Now onto that second method of generating buzz. Unless you have been living under a rock, you have been exposed to the concept of cryptocurrency this year. With the GameStop shenanigans earlier this year, all things stock seem out of whack. I am not an economics major, but I will try and explain this conundrum Kings of Leon have led us to. Non-fungible tokens, or NFTs for short, are a form of cryptocurrency asset. Fungible cryptocurrencies allow you to spend them on actual items where they are accepted as currency, but non-fungible ones act as glorified trading cards. They are kept on the blockchain, but you can only sell these NFTs as collectables.

So why does that matter? Well, “When You See Yourself” marks the first album to be sold as an NFT. This is a very, very, very bad thing. To start, cryptocurrencies are new enough that the boom they are seeing will likely lead to a crash in the future. I am not nearly educated enough to discuss the actual market effects of this, but I can speak on the environmental effects. Due to the nature of online currencies and the danger of bots, there are a series of puzzles to be solved in order to mine a cryptocurrency. As a computer mines furter, the puzzles become more complex and require massive amounts of power to run. Miners in Russia are building literal building sized rigs hooked up to hydroelectric dams in order to keep this process going. Buying some pricier NFTs can set back years and years of someone’s carbon footprint. That is only how things currently stand and there is no telling the environmental effects of this practice in the future if this method of selling art catches on.

There is a lot more to this whole ordeal, but I don’t want to speak outside of my knowledge level. Sure, you might get a cool vinyl if you buy the NFT, but is it worth it? I understand why Kings of Leon would do this, as the money people use to buy these NFT exclusives will go directly to the band, but if this becomes the norm, then there are some massive economic and environmental issues ahead. The album is fine, but I wish a better one had posed the threat of destroying life as I know it in the future instead.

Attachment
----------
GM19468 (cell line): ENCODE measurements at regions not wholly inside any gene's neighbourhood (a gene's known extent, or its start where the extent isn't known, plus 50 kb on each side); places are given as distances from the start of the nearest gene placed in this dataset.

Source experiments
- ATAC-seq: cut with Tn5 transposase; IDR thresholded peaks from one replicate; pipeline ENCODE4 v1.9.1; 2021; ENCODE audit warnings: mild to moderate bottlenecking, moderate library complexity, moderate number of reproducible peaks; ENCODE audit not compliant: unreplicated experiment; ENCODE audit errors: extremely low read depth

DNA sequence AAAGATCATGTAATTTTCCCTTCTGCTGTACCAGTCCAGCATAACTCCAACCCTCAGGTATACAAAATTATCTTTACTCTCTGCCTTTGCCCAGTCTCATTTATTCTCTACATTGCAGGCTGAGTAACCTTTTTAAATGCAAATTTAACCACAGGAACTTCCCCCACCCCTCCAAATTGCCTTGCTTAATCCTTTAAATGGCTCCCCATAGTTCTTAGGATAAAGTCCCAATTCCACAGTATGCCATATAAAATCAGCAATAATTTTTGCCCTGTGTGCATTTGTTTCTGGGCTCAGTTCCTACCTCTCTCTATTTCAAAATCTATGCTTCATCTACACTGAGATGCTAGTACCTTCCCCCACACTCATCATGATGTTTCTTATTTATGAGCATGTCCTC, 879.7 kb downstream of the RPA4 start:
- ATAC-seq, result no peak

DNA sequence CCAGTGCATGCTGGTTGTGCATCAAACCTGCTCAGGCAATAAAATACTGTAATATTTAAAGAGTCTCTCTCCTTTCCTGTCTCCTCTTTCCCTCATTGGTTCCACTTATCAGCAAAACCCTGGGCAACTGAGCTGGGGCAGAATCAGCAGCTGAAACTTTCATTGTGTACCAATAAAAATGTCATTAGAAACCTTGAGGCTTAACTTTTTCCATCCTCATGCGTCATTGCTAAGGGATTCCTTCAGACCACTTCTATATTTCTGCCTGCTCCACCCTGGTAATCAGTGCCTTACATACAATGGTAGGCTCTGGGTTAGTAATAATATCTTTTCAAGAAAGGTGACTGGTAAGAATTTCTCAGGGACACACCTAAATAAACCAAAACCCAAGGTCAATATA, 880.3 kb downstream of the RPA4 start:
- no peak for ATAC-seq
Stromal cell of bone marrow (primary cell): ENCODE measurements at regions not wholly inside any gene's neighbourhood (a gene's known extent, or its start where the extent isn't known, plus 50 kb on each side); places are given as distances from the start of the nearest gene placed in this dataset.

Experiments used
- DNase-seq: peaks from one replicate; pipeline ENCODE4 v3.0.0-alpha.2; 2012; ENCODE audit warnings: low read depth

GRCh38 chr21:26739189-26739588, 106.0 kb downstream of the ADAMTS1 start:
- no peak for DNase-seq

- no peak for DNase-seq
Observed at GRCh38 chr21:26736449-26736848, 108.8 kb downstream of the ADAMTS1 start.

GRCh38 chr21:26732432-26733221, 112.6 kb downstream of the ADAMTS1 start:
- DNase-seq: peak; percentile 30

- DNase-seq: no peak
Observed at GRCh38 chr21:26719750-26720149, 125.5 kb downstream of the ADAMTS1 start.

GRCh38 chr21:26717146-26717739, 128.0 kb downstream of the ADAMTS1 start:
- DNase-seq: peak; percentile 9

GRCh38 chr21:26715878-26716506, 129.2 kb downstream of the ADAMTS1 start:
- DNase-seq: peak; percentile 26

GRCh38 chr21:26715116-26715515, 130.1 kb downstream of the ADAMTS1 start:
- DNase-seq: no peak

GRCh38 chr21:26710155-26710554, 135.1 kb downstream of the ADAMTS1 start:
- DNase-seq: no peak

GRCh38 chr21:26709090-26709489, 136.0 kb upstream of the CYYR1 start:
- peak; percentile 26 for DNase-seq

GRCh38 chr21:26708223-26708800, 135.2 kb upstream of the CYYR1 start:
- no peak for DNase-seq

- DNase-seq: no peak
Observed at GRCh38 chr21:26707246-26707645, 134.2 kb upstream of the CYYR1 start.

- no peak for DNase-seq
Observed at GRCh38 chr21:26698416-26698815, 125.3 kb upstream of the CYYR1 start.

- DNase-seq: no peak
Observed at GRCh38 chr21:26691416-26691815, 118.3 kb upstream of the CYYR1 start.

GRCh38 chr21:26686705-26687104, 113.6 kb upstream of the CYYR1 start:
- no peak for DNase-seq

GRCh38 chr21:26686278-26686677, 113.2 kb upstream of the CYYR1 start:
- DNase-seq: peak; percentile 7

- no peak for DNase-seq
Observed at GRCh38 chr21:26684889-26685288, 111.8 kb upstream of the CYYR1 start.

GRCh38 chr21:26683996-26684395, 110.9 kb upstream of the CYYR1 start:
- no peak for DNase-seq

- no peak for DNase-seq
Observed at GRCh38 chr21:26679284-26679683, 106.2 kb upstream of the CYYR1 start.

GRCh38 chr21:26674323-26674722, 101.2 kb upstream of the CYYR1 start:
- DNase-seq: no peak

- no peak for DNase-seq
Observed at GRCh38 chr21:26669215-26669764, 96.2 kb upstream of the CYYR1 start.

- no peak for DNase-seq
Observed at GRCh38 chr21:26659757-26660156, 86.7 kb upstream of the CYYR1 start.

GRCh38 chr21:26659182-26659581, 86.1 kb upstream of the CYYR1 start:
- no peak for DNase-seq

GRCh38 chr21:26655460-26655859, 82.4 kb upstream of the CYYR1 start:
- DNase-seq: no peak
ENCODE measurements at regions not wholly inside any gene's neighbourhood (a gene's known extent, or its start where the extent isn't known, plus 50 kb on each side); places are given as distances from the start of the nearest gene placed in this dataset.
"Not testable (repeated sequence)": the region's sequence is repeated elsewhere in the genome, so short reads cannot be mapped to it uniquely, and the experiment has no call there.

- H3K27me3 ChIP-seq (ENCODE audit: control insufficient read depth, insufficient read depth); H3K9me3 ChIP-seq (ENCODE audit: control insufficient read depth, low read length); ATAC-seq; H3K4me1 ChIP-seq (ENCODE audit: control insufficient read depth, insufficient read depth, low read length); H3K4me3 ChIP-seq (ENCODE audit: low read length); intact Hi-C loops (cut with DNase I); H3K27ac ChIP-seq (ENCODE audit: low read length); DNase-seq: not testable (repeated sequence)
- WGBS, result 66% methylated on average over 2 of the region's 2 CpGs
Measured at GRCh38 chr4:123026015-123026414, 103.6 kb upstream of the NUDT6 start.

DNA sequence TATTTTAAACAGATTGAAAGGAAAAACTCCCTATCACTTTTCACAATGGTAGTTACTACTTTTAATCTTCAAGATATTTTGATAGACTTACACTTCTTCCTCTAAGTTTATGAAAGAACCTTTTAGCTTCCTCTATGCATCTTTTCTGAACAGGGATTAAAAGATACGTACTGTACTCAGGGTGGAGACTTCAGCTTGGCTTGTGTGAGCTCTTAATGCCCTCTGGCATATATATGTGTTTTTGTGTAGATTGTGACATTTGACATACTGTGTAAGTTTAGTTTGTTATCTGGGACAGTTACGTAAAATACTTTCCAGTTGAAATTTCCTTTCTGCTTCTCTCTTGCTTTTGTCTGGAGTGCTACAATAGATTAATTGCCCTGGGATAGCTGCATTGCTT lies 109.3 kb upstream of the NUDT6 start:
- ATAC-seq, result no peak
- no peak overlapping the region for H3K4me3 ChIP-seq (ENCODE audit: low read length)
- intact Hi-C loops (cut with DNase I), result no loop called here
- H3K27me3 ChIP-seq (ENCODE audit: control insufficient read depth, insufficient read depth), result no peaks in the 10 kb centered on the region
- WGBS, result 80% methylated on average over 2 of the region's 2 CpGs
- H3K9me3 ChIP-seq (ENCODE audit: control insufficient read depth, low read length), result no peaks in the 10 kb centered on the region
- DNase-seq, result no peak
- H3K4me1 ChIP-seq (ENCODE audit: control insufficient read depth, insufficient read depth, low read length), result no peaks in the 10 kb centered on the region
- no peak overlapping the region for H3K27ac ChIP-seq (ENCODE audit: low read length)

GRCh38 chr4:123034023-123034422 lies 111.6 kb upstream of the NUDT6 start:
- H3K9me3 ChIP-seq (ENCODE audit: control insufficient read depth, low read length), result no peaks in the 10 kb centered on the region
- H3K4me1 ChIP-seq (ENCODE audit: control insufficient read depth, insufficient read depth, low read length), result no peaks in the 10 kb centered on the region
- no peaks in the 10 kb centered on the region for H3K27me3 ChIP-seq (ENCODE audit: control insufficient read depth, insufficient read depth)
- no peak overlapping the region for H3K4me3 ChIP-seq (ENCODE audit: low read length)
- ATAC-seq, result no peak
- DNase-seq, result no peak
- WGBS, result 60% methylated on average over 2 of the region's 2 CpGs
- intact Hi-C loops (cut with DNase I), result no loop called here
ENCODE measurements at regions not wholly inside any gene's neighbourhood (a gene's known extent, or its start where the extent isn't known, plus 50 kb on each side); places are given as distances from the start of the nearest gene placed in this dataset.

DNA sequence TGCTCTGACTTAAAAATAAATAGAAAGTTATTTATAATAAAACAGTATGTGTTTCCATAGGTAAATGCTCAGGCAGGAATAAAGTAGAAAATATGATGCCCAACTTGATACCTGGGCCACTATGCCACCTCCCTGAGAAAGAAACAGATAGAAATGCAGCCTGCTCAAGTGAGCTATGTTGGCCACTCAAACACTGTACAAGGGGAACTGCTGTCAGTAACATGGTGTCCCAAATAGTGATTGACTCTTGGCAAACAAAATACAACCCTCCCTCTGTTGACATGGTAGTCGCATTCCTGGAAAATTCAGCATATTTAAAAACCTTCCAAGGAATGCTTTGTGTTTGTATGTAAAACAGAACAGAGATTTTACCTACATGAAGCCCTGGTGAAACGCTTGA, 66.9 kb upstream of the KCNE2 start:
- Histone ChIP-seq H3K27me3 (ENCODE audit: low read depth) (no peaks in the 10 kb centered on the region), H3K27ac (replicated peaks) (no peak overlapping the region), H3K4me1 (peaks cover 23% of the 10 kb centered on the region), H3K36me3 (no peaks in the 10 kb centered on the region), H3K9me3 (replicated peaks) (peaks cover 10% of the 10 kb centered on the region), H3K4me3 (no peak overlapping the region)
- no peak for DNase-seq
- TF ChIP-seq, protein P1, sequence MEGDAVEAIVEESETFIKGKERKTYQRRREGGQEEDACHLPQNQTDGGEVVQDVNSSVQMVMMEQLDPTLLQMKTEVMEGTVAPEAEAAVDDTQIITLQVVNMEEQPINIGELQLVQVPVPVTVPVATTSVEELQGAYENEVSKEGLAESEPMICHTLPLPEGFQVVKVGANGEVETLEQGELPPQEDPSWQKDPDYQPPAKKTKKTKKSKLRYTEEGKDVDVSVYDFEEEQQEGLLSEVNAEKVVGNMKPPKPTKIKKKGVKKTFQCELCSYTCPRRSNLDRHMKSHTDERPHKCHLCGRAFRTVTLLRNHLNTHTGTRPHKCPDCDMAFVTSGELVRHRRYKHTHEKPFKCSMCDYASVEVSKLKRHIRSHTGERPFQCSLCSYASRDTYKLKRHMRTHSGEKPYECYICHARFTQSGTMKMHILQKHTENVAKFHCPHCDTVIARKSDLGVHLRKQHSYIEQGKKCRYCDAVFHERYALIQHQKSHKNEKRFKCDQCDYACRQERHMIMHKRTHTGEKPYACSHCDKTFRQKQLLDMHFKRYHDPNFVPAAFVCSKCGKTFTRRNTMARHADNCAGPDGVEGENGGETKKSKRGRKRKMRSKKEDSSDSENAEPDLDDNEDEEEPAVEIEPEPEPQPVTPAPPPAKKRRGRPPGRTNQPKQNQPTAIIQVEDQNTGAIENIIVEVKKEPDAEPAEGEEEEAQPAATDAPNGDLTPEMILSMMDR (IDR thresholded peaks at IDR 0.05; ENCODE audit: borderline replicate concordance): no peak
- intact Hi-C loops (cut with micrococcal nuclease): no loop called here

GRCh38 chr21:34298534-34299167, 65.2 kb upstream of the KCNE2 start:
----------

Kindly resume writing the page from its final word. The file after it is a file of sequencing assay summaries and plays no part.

3. Drake – Scary Hours 2

Released March 5, 2021

2 Globes out of 5

You know who has had a rather quiet last few years? Drake. Of course, the few projects he has dropped the last few years have had great chart success, but it doesn’t feel like anyone talks about him anymore. Even now in 2021, he drops a surprise EP with no lead up, and I still don’t see any buzz about it.

For some perspective, let’s look at the last few years for Drake. In 2018, he reignited his long-running feud with Pusha T. Those who were in the know when it comes to hip-hop knew what a mistake that was. Many flocked to Twitter in defense of Drake, claiming he would “end Pusha T’s career” and other similar sentiments, only for Pusha T to expose Drake in a number of ways. In Pusha’s “The Story Of Adidon,” it was revealed Drake was hiding the fact he had a child with an adult film actor and was planning to use his son to eventually promote his clothing line. Drake never directly fired back and instead spoke about it on his album from that year, “Scorpion.” The album was criticized for being incredibly bloated along with the relentless promotion on streaming services, in which Drake popped up on the cover of playlists for rap, jazz, rock and pretty much any playlist the company made.

2019 saw some loose singles, and 2020 saw the release of his “Dark Lane Demo Tapes” mixtape, which was again criticized for being below average cuts for Drake. Now, in 2021, he gives us “Scary Hours 2.” The biggest strength and weakness for this release is just how unremarkable it is. It is leagues better than anything he has put out in the last few years, but it is absolutely boring. The production is some of the worst he has ever had on his songs, with many of the beats sounding unintentionally hazy and far away. The vocal production on Drake’s voice makes his already poor delivery much worse. Production aside, the lyrics are just okay. Ghostwritten or not, they aren’t that impressive, but they aren’t as embarrassing as some of his work over the last few years. There aren’t any strong hooks throughout the whole project, with his delivery on the chorus of “What’s Next” being incredibly clunky at points. The Kanye reference on “Wants and Needs” was actually pretty funny, though.

The thing that really saves this project is the features. I never thought I would say this, but Lil Baby absolutely outperforms Drake on “Wants and Needs” in what is arguably the best verse on the EP. Rick Ross shows up at the beginning of “Lemon Pepper Freestyle” to make some COVID puns and talk about Tupac, but he is charming enough, as he always is. Then, we are treated to a solid four minutes of Drake talking about paying child support and how we should feel bad for him because being a famous parent is hard. Yeah Drake, I’m sure all the people on unemployment feel so sorry for you and how embarrassing it is to pick up your son from kindergarten in a luxury car. He continues to talk about this, that, and the other, while squeezing in some uncomfortable lines about liquoring up someone enough for intercourse. Given Drake’s history with underaged women, I don’t want to hear a single innuendo out of his mouth ever again.